Prince George’s and Montgomery counties will be most affected by physician retirements, according to the state report. The two counties already show shortages in primary care, hematology, oncology, psychiatry, anesthesiology, diagnostic radiology, pathology, general surgery and neurosurgery.
Baltimore and five surrounding counties represent the only Maryland region without a shortage of primary care physicians, but just barely. That region does have shortages of physicians in dermatology, hematology-oncology, emergency, pathology and thoracic medicine.
Meanwhile, the committee found that the state retains only 35 percent of its physicians who completed their residency in the state, ranking 24th in the nation.
Robert A. Barish, vice dean for clinical affairs for the University of Maryland School of Medicine, told the task force that ‘‘even if we increased the size of [medical school] classes and built more medical schools, we will still not have enough physicians to train these students.” Medical schools face declining enrollments nationally.
The American Association of Medical Colleges recently called for a 30 percent increase in enrollment in 10 years.
‘‘We do have plenty of applicants for medical schools,” but time is of the essence, Barish said. Beefing up enrollment by 2015 still will not produce many practicing specialty physicians until at least 2026.
More than justbaby boom numbers
The U.S. Census Bureau reports that by 2030, the current 35 million elderly will double to 70 million. That will mean not just more patients, but more doctor visits, too, Barish said.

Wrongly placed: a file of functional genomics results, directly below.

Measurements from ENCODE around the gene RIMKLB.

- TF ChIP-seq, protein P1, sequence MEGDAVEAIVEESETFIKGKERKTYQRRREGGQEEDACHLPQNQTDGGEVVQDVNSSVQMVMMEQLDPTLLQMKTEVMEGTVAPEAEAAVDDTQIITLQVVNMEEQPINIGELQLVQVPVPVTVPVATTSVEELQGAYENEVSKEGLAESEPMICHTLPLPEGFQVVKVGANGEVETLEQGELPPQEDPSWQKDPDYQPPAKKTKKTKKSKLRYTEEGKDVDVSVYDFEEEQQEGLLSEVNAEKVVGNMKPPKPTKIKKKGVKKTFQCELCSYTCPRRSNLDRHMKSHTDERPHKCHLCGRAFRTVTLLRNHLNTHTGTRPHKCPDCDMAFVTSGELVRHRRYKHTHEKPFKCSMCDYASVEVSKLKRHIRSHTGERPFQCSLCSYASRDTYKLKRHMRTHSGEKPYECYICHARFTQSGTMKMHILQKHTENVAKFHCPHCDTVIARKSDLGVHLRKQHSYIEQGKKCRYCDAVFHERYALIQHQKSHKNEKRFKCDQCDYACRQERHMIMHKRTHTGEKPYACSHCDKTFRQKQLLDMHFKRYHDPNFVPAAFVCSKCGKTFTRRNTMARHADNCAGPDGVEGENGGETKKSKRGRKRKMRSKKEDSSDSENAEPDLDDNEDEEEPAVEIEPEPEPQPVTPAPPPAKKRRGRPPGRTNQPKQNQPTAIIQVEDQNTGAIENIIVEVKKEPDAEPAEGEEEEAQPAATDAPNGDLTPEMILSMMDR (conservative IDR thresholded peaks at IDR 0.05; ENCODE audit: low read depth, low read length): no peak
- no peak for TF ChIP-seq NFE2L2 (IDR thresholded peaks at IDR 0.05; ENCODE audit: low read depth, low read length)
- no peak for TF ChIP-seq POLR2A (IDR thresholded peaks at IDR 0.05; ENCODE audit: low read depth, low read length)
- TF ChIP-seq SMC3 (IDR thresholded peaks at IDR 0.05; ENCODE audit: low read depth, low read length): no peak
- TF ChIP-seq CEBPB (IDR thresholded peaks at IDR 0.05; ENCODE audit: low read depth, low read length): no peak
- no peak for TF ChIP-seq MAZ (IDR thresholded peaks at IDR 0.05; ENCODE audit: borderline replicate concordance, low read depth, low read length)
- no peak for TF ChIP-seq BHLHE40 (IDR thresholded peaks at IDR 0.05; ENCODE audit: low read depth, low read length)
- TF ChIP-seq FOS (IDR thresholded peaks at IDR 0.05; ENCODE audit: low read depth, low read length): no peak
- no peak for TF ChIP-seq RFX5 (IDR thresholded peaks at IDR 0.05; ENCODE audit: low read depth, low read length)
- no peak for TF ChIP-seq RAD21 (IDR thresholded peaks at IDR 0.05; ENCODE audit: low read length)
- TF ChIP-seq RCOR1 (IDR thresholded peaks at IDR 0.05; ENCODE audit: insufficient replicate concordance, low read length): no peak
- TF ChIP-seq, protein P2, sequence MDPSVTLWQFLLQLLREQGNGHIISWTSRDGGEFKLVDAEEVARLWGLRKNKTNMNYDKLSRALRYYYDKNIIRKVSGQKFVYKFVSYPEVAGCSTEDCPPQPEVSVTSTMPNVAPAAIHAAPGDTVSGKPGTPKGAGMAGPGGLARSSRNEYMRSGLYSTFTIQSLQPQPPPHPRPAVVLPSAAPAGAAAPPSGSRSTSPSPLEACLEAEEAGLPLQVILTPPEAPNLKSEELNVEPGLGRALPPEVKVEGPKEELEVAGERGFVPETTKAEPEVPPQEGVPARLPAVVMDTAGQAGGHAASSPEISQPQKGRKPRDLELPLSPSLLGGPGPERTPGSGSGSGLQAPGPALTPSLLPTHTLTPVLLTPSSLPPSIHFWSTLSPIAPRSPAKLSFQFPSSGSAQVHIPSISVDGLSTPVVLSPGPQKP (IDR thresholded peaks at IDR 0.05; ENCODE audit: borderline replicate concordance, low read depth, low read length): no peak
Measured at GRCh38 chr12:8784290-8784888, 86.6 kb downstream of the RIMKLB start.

The annual National Ambulatory Medical Care surveys showed that seniors, on average, visited a physician one or two times more in 2004 than in 1990. Patients 65 to 85 years old visit a doctor about six to eight times annually.
The committee also reports increased competition abroad for Maryland-trained doctors. The British government, for example, has adopted a policy of attracting 65,000 more English-speaking doctors.
The Maryland Hospital Association has endorsed the report’s recommendations, said committee members. The MedChi board will soon consider them, said Executive Director Martin Wasserman.
At first glance, the numbers of Maryland physicians reported by the committee clashes with the number reported by the American Association of Medical College’s State Physician Workforce 2007 Data Book. According to those data, Maryland ranks second in the nation with 355 physicians per 100,000 population. But the committee drilled down further to count only active full-time clinical physicians.
A snapshot of the 24,968 physicians currently licensed in Maryland shows there are only 10,227 practicing full-time clinicians, Barish said. The others are federally employed, practice out of state, are not practicing at all, or did not renew their license.
Many of Maryland’s doctors work for four major medical schools in the immediate region — the University of Maryland, Johns Hopkins, Georgetown and George Washington hospitals — and are not clinical physicians, according to the Maryland Health Care Commission.